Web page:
My goals are to stay out of the lake, which the wind seems to be blowing me towards, and to land away from any power lines.  Trona is now five miles behind.  I pass by the Trona airport, at 6:30, in light and variable conditions, turn into the wind and land at a turn out in the road.  7 hours, four counties, and 139 miles later.  Unofficially the longest foot launched flight in The United States.  Topa Chase crewed by "Fast " Eddie Scow and Ron Faoro were there to pick me up within 10 minutes of landing as I was discussing my flight with a couple of "locals".  "Fast" Eddie, a veteran hang glider pilot,  knew with little or no communication by looking at the clouds and wind direction where I would probably be landing.  To both of you thank you being there and sharing this with me.  In addition thank you to the folks that designed and manufactured The Firebird Flame.  In a short time I've had some memorable cross country flights.


Editor's note from 7/2022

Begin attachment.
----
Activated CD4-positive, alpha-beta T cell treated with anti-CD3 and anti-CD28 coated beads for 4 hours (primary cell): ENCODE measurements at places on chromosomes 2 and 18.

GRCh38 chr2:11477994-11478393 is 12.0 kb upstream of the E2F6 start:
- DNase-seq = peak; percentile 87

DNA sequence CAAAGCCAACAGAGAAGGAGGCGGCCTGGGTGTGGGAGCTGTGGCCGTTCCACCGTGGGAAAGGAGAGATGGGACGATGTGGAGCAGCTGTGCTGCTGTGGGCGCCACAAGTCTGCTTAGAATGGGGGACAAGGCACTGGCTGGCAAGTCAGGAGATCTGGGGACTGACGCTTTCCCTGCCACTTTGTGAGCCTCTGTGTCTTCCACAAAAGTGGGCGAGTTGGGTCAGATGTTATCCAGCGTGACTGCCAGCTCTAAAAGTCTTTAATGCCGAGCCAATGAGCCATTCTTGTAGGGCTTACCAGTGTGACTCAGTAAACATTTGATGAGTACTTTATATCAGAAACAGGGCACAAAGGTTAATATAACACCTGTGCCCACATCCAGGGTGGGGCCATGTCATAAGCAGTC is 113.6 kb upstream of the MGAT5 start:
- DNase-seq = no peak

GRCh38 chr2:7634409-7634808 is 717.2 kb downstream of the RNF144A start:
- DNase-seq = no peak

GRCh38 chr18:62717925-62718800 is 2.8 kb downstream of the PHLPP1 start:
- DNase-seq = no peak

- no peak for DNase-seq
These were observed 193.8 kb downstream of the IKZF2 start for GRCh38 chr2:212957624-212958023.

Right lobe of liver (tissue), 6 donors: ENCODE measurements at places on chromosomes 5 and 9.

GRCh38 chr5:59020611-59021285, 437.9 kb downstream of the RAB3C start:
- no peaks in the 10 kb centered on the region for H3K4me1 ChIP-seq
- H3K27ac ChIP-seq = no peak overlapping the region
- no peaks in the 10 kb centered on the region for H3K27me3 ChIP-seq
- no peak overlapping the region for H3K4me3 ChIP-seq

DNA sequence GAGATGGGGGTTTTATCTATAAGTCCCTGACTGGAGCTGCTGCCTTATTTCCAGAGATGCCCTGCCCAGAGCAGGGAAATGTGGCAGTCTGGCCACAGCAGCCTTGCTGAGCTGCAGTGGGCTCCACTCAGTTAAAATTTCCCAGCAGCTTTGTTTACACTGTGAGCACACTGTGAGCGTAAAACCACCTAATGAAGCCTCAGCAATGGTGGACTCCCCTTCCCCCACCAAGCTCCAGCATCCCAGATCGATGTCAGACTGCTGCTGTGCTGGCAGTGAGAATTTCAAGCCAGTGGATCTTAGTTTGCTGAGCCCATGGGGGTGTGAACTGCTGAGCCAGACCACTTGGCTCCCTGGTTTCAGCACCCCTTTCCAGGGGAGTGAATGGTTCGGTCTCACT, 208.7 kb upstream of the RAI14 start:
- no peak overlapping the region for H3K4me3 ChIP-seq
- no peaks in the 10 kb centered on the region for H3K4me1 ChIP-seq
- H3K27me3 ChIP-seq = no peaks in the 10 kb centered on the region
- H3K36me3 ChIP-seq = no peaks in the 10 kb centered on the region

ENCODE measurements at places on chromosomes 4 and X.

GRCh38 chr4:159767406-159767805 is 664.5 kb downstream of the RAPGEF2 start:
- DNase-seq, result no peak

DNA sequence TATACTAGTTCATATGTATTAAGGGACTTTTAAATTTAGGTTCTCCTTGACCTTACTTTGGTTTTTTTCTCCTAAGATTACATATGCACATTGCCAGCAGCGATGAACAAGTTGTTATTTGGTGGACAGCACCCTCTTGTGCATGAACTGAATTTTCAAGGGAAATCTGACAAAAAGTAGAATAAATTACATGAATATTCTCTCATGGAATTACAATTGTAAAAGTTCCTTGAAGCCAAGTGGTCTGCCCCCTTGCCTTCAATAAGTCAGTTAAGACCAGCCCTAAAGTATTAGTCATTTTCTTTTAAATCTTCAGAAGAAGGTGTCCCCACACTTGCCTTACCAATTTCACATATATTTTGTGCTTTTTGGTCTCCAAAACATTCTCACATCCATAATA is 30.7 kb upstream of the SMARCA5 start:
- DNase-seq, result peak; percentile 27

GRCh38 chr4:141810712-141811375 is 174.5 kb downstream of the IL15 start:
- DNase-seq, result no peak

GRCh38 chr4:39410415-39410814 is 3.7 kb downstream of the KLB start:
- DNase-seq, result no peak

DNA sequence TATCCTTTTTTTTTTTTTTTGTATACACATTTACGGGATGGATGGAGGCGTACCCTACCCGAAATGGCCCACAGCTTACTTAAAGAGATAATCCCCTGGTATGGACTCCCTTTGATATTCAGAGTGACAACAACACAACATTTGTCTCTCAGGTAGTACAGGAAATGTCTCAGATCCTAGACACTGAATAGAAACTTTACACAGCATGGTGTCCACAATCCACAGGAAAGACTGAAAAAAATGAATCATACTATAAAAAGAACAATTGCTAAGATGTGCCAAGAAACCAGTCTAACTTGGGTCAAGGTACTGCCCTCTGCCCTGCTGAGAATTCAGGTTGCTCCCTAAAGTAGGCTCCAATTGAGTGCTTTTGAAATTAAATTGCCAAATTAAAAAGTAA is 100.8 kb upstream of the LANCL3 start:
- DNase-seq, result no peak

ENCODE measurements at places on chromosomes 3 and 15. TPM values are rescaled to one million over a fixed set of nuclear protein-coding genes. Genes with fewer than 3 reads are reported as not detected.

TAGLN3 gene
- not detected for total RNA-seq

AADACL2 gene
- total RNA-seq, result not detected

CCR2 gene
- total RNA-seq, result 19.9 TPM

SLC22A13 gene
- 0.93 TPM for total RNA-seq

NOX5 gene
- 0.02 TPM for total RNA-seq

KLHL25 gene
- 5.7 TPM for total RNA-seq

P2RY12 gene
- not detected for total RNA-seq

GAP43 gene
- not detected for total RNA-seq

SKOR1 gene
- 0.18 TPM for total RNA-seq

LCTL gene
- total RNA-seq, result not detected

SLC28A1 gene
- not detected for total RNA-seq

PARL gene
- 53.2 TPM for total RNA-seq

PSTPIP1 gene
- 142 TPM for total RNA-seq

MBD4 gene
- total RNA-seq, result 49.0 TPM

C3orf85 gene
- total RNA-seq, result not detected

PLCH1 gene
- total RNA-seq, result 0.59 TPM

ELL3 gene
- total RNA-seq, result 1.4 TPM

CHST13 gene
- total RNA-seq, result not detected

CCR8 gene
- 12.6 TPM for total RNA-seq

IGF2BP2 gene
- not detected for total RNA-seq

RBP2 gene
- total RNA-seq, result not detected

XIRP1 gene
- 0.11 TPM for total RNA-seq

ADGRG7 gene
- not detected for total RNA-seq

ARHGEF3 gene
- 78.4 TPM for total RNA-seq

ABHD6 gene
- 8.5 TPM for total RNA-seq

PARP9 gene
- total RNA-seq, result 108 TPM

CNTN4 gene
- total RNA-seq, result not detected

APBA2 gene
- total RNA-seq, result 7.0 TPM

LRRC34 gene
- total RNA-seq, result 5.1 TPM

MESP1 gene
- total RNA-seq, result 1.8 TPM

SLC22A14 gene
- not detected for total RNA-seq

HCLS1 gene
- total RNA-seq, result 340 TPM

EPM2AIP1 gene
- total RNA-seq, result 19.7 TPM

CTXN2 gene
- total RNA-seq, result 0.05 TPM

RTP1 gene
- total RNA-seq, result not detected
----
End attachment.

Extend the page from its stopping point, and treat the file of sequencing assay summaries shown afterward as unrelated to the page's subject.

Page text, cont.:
In a phone conference with Tony, his recollection is he had a GPS, but something like a generic Garmin rather than a flight instrument. He used the GPS mainly to enhance retrievability. It would also indicate distance from a point, like takeoff. On landing Tony noted his GPS said he was 139 miles from takeoff. He was on the main paved road north of Trona across from (NE of) the airport at Valley Wells. Tony did not save a GPS file or the coordinates. Back then there was no Doarama or Ayvri, and it wasn't common to to save  files for viewing in Keyhole (5 years before Keyhole was purchased by Google and renamed Google Earth). It is also be noted that Diablo's GPS was indicating distance from launch rather than Straight Line Over-Flow Distance (SLOFD), so Diablo's 1999 flight might measure a mile-ish further if there was an IGC file available to measure SLOFD.